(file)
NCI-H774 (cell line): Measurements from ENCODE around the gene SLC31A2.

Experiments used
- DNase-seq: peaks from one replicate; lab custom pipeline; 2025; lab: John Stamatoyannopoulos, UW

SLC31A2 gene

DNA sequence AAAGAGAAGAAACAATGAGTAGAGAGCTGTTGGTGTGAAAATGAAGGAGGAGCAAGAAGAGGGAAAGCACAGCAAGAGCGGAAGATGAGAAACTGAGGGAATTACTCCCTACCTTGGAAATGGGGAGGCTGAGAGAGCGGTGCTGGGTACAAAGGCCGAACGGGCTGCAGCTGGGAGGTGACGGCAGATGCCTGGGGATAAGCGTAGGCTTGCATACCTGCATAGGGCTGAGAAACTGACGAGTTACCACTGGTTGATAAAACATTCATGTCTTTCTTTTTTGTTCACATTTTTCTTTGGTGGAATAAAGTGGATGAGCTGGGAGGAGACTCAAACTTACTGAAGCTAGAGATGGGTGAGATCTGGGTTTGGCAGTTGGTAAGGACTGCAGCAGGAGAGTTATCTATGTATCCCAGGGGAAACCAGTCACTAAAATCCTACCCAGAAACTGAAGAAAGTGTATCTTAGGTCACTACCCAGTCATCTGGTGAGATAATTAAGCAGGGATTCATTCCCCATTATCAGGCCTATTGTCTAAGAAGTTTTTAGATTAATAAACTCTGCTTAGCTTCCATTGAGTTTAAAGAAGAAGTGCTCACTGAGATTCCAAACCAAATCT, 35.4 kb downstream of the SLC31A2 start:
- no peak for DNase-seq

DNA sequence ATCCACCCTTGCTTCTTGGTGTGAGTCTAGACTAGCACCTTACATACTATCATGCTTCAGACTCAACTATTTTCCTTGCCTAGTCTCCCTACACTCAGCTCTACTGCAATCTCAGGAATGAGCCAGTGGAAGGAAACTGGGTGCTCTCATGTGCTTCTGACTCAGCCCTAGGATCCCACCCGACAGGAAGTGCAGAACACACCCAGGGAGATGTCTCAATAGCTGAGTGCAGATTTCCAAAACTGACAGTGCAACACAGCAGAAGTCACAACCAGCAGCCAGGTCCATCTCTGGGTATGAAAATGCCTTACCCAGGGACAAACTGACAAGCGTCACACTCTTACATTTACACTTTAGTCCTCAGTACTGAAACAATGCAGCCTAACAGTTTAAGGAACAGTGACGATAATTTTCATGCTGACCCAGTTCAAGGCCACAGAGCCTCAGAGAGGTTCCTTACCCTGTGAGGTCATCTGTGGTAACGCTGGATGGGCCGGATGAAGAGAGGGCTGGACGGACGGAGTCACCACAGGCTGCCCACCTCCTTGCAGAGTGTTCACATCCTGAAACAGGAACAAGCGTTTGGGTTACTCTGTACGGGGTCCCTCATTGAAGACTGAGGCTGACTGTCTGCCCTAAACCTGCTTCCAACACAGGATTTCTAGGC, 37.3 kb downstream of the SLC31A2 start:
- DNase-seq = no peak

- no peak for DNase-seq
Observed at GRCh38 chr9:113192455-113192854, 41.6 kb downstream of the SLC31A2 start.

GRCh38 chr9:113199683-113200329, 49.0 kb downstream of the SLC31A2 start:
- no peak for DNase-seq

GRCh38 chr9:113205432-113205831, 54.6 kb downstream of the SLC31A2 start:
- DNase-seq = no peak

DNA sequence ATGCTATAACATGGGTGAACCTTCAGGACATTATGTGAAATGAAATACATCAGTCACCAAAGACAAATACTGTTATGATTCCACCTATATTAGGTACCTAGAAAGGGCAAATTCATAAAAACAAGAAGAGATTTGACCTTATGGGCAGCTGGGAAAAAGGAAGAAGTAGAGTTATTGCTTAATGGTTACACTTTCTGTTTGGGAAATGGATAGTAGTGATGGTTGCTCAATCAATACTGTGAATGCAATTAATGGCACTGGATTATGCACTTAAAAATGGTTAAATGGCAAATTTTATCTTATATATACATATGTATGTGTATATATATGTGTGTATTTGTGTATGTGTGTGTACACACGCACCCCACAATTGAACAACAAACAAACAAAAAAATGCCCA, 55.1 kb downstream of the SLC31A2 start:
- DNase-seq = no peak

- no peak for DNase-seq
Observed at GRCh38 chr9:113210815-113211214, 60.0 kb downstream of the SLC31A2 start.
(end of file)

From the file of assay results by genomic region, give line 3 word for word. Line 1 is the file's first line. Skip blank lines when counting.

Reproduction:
- DNase-seq: peaks from one replicate; lab custom pipeline; 2025; lab: John Stamatoyannopoulos, UW